Egypt unveils amendments to streamline listings, encourage IPOs
Egypt seems to streamline rules for large companies to list on the country’s stock exchange (EGX) as its market regulator announced on Sunday new listing amendments.
Egyptian Financial Regulatory Authority (FRA) said the new amendments will reduce the amount of capital that companies need to offer to the public in a move aimed to encourage more listings on the Egyptian bourse.
The amendments come ahead of what officials have suggested will be a pickup in initial public offering (IPO) activity in the coming months.
Previously, companies seeking to list on the EGX were required to offer a minimum of 25 percent of its total shares, with no less than 10 percent in free float.
But now, companies are only required to offer a total number of shares equal to 1 percent of those in the EGX’s total free float market capitalisation.
Under the new regulations, companies shall have a free float market capitalisation – the number of shares in free float multiplied by the share price – of no less than 0.5 percent of the EGX’s total free float market cap.
By removing the requirement to list a 25 percent stake, the FRA aims to allure large, multi-billion-Egyptian-pound companies who might otherwise be unwilling to offer such a large stake on the EGX.
This move will enable these companies to go public without significantly diluting anchor, founding or strategic shareholders who may not want to be as diluted.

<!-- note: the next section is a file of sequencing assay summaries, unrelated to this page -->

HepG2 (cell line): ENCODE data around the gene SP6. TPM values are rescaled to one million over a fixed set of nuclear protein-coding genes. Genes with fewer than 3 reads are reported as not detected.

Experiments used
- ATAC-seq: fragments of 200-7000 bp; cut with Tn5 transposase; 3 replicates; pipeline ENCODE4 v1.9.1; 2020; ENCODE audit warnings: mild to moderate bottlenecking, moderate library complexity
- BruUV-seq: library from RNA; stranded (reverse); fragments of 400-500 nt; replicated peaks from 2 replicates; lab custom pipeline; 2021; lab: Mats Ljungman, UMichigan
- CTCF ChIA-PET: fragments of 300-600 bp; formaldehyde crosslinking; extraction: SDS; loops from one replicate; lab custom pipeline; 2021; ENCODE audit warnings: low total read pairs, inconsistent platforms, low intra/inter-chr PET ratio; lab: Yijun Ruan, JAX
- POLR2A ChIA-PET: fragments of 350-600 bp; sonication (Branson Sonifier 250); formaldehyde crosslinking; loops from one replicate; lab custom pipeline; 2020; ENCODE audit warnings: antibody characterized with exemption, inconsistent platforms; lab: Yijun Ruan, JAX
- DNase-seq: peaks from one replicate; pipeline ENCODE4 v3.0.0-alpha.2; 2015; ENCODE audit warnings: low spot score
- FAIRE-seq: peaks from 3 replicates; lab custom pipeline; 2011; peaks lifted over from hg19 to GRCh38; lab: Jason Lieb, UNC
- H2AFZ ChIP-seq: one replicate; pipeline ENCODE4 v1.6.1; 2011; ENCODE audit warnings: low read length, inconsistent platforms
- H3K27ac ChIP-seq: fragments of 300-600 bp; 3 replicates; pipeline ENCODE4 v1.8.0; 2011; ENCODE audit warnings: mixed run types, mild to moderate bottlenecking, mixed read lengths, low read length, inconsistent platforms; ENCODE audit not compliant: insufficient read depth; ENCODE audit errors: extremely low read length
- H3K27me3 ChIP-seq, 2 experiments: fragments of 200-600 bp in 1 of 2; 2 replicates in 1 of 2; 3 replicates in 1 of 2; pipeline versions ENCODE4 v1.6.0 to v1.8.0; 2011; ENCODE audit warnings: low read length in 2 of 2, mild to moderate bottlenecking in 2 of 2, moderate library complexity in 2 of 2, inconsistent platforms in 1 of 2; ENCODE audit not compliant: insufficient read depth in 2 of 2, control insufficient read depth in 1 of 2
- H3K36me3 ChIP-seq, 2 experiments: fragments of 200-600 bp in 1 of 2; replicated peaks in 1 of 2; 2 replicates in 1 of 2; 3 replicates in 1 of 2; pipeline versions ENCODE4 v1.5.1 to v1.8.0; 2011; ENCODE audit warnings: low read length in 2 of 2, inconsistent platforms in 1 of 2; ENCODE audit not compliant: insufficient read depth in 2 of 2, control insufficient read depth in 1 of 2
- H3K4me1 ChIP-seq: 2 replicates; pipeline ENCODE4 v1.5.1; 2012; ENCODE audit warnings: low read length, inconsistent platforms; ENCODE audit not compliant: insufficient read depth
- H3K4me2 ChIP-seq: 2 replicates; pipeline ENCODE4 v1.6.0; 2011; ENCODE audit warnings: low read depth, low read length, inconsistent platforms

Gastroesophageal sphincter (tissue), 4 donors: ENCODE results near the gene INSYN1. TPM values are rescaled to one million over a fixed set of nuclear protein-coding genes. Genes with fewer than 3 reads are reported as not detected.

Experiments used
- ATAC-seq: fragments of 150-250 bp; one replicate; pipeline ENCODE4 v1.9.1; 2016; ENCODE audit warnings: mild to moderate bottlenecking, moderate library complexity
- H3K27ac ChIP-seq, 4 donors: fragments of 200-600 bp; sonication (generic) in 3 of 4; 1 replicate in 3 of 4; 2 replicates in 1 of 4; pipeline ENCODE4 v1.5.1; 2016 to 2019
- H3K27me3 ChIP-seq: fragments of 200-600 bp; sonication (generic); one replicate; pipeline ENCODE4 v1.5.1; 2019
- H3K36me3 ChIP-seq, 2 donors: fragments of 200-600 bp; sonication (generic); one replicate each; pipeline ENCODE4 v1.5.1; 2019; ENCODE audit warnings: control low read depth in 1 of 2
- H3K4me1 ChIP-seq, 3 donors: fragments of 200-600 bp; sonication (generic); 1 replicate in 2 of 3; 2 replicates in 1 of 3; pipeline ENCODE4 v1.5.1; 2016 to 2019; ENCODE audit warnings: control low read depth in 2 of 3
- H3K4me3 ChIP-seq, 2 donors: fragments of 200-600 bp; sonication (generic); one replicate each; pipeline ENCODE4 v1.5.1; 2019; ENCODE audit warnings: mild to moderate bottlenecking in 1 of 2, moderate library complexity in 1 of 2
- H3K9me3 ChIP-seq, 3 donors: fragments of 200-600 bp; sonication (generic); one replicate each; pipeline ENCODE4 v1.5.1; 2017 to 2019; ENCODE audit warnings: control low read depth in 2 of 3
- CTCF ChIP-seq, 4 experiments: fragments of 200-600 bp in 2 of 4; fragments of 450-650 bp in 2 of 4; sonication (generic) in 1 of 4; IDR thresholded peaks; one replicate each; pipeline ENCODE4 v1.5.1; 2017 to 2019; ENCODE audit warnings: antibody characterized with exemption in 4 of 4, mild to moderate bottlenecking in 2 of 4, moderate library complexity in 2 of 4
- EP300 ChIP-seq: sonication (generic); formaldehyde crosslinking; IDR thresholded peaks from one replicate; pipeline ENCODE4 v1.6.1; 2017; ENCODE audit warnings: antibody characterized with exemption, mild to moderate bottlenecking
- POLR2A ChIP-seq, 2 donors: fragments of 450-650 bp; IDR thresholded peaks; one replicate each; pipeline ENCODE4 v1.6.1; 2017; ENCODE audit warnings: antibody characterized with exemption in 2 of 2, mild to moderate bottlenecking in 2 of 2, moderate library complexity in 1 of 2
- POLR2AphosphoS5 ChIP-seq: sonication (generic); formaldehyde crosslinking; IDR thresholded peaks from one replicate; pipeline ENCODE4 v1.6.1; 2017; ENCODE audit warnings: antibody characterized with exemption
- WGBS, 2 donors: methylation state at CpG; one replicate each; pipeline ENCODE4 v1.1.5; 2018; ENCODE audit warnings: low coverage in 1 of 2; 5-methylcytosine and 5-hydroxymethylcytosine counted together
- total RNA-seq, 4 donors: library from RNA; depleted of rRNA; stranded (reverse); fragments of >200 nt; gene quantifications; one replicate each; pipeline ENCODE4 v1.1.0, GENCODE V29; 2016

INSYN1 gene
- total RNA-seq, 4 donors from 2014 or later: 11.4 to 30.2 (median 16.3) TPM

The amendments are expected to also pave the way for mega-listings by state-owned companies in the coming years.
In August, Egyptian President Abdel Fattah al-Sisi announced that state-owned Administrative Capital for Urban Development (ACUD), which runs the country’s new administrative capital, could sell some shares on the EGX in a record IPO within two years. ACUD’s listing is expected to double the value of the Egyptian bourse, FRA chairman Mohamed Omran said at the time.
The FRA’s latest amendments came following the EGX’s new regulations announced earlier in July under which a maximum of five companies operating in each sector can be included on the EGX 30, in a move designed to improve the index’s diversity and representation of the market.
The EGX listing rules witnessed amendments earlier this year to mandate that EGX-listed firms and non-banking financial services companies appoint women to at least 25 percent of their board seats.